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The Spirit of Fichte Present in our Midst
GA 65

16 December 1915, Berlin

Translated by Beresford Kemmis

Let us transport ourselves in imagination toRammenau in Oberlausitz, a spot not far from Kamenz in Saxony, the birthplace of Lessing. The year is 1769. A house of no great size stands beside a brook. The generations inhabiting this house, as records show, had been engaged in the ribbon-weaving industry, from father to son, ever since the period of the Thirty Years' War. The standard of life prevailing at this time in the house was not even as high as tolerable comfort, indeed it was very near to poverty. By the brook that flowed past the house, in this year of 1769, stood a seven-year-old boy, fairly small, rather sturdily built for his age, with red cheeks and expressive eyes, that at this moment were showing signs of deep distress. The boy had just thrown into the brook a book that was floating away. At this juncture his father appeared on the scene from the house and must have spoken to the boy more or less to the following effect: “Why, Gottlieb, whatever are you thinking of? You are flinging into the water what your father bought for you with hard-earned money to give you pleasure!” The father was very angry, for just before this he had given the book as a present to his son Gottlieb, who till then had had no acquaintance with books apart from the Bible and the hymn book.—Now what had really happened? Hitherto young Gottlieb had received with the most serious attention whatever had been taught him of the contents of the Bible and hymn book, and he was a boy good at his lessons at school. Wishing to please him, his father bought him one day for a present the book of folk tales called Der Gehörnte Siegfried (The Horned Siegfried). Gottlieb plunged deeply into the study of this book, with the result that he had to be scolded for his forgetfulness and inattention to all his lessons, which he had till then found so interesting. That went to the boy's heart. He was so fond of the Gehörnte Siegfried, his newly acquired book; it aroused in him such deep interest and sympathy. But on the other hand this thought was vividly present to his mind: “You have neglected your duty.” Such were the thoughts in the mind of the seven-year-old boy. So he went off to the brook and forthwith flung the book into the water. He was punished for it, because though he could tell his father the facts, he could not explain the real underlying reason.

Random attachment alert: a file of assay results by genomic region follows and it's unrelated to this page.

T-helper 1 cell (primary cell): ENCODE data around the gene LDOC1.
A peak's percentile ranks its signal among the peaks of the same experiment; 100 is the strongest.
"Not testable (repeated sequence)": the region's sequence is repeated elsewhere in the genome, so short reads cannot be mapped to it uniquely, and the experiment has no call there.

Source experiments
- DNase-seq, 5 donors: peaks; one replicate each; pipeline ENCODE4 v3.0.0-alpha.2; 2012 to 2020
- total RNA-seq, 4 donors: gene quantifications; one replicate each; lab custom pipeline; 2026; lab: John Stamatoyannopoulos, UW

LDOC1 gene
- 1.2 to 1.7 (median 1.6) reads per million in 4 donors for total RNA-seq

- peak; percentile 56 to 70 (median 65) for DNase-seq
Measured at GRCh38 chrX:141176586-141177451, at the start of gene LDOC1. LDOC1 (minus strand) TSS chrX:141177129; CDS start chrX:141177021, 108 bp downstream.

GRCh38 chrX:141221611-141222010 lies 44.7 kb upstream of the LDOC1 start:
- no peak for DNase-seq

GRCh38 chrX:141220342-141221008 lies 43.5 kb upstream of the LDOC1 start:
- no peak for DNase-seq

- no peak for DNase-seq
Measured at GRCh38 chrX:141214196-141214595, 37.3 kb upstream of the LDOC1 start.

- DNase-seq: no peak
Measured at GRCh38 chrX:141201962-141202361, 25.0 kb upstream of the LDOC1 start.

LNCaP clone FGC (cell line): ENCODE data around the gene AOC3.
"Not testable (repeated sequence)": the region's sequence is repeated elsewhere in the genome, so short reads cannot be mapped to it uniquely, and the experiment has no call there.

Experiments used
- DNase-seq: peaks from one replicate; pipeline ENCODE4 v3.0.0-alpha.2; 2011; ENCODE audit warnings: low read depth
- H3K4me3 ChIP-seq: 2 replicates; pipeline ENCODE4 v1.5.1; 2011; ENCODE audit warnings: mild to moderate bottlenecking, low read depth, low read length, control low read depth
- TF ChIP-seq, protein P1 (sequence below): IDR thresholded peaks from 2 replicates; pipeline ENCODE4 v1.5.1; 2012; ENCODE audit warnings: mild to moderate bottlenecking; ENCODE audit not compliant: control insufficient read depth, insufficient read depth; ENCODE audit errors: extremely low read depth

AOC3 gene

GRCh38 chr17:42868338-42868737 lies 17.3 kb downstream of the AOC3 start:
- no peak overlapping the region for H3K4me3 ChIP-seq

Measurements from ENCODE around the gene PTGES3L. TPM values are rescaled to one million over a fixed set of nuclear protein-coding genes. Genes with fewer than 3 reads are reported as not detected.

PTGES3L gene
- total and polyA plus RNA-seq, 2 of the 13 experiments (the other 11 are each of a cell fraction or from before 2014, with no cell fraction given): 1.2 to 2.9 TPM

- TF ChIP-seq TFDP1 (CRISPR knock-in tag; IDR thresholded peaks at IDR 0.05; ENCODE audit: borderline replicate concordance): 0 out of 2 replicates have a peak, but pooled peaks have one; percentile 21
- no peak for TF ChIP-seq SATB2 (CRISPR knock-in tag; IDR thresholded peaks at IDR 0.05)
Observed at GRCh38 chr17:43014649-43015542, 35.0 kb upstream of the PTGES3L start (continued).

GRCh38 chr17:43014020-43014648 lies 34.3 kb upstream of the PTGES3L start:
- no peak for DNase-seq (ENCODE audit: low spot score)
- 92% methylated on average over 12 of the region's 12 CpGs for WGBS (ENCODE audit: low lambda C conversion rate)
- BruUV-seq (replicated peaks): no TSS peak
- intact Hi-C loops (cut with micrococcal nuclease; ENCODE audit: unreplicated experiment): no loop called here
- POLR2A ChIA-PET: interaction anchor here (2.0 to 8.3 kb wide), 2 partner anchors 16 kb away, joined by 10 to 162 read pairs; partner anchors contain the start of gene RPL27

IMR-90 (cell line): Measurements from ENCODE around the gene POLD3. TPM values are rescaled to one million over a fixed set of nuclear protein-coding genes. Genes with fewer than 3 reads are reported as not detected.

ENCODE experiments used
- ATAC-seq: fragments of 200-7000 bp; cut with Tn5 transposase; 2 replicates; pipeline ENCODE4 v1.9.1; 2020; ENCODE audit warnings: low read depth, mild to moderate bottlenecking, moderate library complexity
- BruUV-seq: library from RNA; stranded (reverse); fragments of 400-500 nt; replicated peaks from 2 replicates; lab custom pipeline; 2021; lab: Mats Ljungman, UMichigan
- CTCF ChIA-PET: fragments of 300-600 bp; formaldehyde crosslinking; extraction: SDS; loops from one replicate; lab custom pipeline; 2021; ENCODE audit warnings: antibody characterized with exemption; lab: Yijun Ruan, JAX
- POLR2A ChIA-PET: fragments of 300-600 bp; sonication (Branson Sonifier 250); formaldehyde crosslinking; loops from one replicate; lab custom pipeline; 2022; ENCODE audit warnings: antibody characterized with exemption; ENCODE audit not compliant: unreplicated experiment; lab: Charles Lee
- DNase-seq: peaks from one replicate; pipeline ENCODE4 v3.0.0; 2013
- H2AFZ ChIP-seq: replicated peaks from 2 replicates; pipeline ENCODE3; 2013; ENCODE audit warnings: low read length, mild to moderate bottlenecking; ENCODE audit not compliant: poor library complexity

Let us now follow the boy Gottlieb at this stage of his life into other situations. For instance, we catch sight of him one afternoon on a lonely moor far away from his parents' house, standing there from 4 o'clock onwards and gazing into the distance, utterly absorbed in the view of the solitary spaces surrounding him. And thus he was still standing at five and at six o'clock and even when the bell sounded for evensong. Then a shepherd came by, and seeing the boy standing there, gave him a cuff and told him to come along home.